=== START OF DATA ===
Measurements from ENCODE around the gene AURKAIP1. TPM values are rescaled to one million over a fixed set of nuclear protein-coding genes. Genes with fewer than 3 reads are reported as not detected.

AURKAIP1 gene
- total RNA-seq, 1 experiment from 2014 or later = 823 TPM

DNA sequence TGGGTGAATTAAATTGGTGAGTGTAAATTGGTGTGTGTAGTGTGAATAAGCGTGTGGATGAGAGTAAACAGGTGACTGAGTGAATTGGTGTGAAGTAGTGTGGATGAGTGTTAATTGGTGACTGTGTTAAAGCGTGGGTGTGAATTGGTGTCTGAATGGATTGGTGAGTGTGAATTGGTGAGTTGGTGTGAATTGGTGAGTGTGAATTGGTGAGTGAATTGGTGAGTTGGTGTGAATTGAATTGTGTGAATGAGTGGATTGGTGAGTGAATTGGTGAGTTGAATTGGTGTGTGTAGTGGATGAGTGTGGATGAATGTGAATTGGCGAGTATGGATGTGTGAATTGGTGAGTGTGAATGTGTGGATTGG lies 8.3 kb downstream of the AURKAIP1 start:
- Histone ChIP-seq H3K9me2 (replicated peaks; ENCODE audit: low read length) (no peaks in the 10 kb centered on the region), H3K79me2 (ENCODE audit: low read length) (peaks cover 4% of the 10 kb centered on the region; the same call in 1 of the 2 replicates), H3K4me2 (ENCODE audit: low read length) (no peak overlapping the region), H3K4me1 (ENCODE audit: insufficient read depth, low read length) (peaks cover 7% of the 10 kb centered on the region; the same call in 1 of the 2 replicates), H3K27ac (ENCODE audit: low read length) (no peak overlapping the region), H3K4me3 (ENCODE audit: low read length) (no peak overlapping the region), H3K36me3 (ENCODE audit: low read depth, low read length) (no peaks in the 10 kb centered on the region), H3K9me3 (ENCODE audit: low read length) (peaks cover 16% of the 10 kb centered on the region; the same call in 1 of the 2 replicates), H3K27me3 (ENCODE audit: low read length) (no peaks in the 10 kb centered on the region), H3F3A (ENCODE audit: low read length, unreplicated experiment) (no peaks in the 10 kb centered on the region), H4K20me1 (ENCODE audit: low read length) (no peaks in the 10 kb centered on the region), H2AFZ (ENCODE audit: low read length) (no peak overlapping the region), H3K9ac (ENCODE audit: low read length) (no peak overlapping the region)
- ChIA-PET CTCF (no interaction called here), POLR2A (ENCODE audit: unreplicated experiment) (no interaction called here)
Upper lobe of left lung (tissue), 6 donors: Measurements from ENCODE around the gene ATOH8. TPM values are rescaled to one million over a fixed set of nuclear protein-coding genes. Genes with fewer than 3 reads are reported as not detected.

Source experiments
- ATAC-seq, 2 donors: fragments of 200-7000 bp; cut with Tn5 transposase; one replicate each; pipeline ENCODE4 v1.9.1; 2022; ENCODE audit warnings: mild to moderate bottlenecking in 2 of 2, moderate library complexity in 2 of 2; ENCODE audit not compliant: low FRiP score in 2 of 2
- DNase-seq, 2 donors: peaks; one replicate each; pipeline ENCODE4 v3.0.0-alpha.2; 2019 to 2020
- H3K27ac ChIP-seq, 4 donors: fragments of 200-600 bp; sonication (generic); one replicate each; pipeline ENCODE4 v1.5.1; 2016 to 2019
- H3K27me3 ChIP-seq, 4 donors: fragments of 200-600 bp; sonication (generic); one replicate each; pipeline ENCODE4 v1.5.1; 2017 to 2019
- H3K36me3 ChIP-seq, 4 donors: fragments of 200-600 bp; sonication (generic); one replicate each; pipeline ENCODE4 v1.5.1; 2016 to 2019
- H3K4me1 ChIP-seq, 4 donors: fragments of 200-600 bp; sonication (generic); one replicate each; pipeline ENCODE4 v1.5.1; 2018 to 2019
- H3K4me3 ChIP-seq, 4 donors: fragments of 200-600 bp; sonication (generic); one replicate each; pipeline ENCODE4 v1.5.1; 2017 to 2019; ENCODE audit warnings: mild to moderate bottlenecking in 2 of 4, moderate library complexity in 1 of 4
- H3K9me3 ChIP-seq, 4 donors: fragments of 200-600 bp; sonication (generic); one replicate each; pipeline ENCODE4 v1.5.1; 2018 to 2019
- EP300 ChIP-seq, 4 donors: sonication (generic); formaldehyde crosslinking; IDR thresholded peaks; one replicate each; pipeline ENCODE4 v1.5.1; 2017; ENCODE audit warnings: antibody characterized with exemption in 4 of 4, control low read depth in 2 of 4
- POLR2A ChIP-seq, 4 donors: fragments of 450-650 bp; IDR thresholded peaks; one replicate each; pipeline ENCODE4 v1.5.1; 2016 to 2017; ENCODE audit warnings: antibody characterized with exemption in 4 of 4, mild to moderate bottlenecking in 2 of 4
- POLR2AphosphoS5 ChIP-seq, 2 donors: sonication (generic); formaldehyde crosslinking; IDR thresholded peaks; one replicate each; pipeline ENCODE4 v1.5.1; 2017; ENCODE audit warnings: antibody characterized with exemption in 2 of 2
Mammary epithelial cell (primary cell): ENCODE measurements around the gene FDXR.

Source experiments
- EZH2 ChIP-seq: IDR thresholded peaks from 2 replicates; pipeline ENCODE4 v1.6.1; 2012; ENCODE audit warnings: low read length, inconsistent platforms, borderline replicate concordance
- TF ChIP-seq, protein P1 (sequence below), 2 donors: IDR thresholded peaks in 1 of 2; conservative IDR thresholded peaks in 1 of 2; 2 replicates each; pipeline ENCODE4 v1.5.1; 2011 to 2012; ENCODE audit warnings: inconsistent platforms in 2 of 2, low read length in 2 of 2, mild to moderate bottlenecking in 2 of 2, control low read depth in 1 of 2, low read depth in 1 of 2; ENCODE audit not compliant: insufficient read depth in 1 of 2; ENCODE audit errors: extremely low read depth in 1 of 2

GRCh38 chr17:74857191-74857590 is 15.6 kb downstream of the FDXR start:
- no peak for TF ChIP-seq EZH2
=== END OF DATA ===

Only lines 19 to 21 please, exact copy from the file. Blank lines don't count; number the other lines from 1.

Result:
- POLR2AphosphoS5 ChIP-seq, 2 donors: sonication (generic); formaldehyde crosslinking; IDR thresholded peaks; one replicate each; pipeline ENCODE4 v1.5.1; 2017; ENCODE audit warnings: antibody characterized with exemption in 2 of 2
Mammary epithelial cell (primary cell): ENCODE measurements around the gene FDXR.

Source experiments